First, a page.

ESG: Is It Time for a Better Name?
A Brief History of ESG
The idea of moral and ethical assessments of investment decisions dates back centuries. In different forms, the religious tenets of Judaism, Islam, and Christianity created fundamental rules for investing. In an 18th century sermon called “The Use of Money,” for example, John Wesley, the founder of the Methodist church, explains that while we should seek to gain wealth, we shouldn’t do so at the expense of the health and well-being of ourselves or our neighbors. In the modern economy, the concept later manifested in the approach known as Socially Responsible Investing (SRI), through which investors could screen out and therefore avoid investment in tobacco, alcohol, gambling, and other “sin” sectors.
The now ubiquitous acronym “ESG” (which stands for environmental, social, and governance issues) didn’t enter the lexicon until 2004, when UN Secretary General Kofi Annan launched an initiative under the UN Global Compact to find ways to integrate such issues into capital markets. The initiative, called Who Cares Wins (WCW), was endorsed by 23 financial institutions collectively representing more than $6 trillion in assets. The concept of ESG was an offshoot of SRI. But while SRI was rooted in ethical choices the ESG approach focused on profits.
Initiative participants were in agreement that ESG wasn’t just about avoiding investment for ethical or moral reasons. Instead, the initiative’s report argued that companies that effectively managed ESG issues might better navigate regulations, reduce future costs, and protect reputation–therefore materially increasing shareholder value over the long term. Put simply, ESG investing by its initial design suggested “doing good” was good for business.
Since then, UN PRI (Principles of Responsible Investing) signatories have grown rapidly to exceed 3,800 managers with assets under management of over $120 trillion. Overall, about 6,000 fund managers around the world incorporate ESG considerations. The US SIF (Sustainable Investment Forum) reports that 33% of the $51 trillion of assets under management in the US use sustainable investment strategies.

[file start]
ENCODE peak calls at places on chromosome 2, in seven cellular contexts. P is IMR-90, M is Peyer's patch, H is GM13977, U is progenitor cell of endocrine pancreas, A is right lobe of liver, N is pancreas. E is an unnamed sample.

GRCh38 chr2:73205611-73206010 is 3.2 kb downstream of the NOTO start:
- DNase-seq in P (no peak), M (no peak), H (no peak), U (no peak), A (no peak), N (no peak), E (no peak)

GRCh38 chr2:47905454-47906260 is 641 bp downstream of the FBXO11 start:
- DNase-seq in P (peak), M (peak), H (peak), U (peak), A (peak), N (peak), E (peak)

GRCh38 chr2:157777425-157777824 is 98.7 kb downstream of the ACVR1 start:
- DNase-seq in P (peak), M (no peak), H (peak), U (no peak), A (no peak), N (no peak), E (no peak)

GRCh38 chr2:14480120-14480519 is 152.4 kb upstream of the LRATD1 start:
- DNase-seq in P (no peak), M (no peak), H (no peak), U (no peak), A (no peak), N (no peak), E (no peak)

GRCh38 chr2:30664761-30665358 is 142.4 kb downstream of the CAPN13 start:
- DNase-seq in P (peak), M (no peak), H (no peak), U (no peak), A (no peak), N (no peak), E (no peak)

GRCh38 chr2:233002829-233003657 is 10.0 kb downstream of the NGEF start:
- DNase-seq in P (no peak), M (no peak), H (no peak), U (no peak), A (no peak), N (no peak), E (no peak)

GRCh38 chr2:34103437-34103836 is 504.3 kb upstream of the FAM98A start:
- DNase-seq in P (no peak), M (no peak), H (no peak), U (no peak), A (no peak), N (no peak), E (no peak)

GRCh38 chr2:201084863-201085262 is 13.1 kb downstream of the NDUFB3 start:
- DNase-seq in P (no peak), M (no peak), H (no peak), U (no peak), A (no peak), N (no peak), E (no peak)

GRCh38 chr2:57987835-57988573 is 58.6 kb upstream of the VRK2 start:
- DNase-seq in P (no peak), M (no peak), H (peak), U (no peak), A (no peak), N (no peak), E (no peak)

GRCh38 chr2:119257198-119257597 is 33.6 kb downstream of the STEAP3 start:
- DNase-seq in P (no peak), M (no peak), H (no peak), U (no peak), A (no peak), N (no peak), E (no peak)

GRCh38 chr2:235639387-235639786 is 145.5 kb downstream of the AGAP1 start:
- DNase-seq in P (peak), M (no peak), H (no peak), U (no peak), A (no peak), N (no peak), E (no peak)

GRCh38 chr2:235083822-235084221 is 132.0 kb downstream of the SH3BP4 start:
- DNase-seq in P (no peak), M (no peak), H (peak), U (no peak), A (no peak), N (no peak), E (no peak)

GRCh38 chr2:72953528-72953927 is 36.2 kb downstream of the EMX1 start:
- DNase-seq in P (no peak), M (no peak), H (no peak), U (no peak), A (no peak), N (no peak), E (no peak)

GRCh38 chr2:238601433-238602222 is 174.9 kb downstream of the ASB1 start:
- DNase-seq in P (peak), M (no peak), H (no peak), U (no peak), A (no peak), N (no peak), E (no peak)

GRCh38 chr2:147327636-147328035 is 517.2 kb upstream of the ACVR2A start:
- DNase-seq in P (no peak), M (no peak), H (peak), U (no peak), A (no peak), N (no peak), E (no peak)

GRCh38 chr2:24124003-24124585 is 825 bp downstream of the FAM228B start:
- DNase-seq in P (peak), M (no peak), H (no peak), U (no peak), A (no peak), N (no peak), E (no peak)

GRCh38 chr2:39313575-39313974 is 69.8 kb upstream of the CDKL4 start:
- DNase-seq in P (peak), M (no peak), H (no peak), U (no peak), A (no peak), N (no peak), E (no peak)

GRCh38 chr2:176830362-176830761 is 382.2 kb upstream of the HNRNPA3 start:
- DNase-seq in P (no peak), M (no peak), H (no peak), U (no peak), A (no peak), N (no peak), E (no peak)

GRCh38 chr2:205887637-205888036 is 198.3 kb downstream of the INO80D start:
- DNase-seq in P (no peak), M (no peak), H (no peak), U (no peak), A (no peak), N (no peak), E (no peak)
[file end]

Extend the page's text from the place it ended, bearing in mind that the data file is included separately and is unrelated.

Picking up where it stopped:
When Did Things Get so Confusing?
What was intended to be a general term has become a catch-all, used liberally across the industry. The proliferation of ESG-labeled investment products has created mass confusion for investors. Such products, only labeled with the term “ESG,” may have a light or heavy sustainability focus or more targeted sustainable-themed products. To make matters more complex, ESG is used across active and passive strategies, as well as varied asset classes, from equity, credit, hedge funds, and private equity.
ESG is misunderstood in the same way that “organic” food lacks a common definition. Take eggs for example – they can be labeled as “cage free,” “organic,” and “free range.” Are these all the same things? Similarly, investment products can be called “responsible,” “sustainable,” “ethical,” “impact,” and “ESG integrated.” Often all of those terms seem to be inaccurately represented as subcategories of ESG. What’s important for advisors to know is that there’s often more nuance beneath the labels.
Varying Data Sources
Any form of ESG investing uses underlying ESG data related to company behavior. Unlike a purely mathematical piece of data (like a price-to-earning ratio, for example), ESG data requires an inherently qualitative process to first categorize a company’s behavior and related risks, and then to decide how to quantify those risks.